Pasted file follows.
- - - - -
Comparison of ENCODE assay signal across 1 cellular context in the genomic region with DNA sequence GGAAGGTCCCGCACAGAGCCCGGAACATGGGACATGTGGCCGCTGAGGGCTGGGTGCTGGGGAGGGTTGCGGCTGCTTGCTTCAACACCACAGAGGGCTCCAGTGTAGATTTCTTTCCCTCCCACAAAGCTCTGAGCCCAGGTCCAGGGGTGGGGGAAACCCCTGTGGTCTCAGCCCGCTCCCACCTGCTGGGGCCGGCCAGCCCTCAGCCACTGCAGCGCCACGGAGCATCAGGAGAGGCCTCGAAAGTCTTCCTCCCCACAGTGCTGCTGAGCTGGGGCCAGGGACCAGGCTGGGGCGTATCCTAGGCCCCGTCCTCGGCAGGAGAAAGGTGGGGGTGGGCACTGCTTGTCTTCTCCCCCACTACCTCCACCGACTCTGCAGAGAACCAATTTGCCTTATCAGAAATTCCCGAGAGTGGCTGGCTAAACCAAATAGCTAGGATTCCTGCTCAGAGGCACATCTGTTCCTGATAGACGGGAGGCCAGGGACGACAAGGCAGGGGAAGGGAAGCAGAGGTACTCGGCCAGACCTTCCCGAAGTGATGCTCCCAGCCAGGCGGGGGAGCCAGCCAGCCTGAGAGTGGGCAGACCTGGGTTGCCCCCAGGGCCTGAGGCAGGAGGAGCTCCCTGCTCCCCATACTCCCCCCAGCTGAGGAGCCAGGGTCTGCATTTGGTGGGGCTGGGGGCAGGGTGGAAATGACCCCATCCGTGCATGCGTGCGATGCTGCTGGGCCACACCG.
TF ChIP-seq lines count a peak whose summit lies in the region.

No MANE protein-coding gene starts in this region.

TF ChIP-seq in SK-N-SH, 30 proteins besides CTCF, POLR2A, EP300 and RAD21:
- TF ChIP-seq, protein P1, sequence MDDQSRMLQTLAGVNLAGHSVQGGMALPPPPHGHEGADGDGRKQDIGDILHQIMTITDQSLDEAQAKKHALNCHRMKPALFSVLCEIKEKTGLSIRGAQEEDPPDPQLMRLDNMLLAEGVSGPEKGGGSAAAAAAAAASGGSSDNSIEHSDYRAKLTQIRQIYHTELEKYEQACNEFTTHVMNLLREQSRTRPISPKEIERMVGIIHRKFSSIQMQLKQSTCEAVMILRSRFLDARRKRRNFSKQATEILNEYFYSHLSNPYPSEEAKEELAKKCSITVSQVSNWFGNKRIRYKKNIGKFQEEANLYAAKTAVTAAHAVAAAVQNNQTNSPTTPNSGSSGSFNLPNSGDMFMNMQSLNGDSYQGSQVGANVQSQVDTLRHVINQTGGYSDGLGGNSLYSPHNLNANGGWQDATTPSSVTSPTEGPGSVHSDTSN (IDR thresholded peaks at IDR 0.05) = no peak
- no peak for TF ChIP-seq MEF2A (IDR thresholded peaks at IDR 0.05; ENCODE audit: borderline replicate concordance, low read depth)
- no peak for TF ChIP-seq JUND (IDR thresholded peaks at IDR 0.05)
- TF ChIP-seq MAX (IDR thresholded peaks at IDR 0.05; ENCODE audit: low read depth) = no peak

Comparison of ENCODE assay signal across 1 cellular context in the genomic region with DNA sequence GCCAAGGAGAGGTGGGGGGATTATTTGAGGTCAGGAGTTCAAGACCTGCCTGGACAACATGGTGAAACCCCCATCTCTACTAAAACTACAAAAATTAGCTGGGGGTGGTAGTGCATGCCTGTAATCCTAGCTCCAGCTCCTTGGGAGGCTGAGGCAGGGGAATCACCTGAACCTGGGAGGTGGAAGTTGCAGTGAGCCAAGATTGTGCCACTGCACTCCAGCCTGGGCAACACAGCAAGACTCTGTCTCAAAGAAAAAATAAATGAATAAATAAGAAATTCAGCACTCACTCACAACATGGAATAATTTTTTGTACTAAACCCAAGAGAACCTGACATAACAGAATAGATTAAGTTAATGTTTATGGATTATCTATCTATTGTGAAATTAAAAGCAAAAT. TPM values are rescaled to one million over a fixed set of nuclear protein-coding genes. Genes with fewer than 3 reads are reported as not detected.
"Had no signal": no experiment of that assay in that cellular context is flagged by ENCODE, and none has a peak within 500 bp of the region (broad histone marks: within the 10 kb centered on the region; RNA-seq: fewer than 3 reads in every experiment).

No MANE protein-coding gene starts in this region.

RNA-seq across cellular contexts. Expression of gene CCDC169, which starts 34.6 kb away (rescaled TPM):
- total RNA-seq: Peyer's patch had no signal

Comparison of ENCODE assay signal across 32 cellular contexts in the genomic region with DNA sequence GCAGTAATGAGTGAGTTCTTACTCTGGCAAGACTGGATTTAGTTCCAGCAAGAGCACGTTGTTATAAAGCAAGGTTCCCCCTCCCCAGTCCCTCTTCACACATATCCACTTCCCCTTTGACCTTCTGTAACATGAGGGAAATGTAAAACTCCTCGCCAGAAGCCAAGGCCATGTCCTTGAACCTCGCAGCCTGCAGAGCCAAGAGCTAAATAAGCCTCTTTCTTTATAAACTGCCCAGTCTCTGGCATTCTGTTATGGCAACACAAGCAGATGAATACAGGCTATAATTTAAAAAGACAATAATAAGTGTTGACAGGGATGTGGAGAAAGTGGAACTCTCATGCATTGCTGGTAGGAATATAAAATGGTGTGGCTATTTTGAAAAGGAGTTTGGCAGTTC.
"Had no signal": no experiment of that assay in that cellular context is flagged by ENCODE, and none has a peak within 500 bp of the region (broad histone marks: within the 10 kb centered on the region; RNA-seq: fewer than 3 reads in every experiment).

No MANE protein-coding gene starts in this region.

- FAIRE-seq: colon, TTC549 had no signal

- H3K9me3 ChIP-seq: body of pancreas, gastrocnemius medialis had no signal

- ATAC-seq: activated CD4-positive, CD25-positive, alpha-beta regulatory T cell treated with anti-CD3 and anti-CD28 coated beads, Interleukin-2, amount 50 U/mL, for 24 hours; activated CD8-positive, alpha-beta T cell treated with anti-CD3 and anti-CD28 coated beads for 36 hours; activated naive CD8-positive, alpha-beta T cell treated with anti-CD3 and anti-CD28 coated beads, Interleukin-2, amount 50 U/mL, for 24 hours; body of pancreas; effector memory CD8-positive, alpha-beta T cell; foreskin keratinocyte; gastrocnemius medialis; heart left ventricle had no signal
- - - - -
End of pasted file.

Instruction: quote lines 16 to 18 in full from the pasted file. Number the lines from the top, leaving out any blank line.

No MANE protein-coding gene starts in this region.

- FAIRE-seq: colon, TTC549 had no signal

- H3K9me3 ChIP-seq: body of pancreas, gastrocnemius medialis had no signal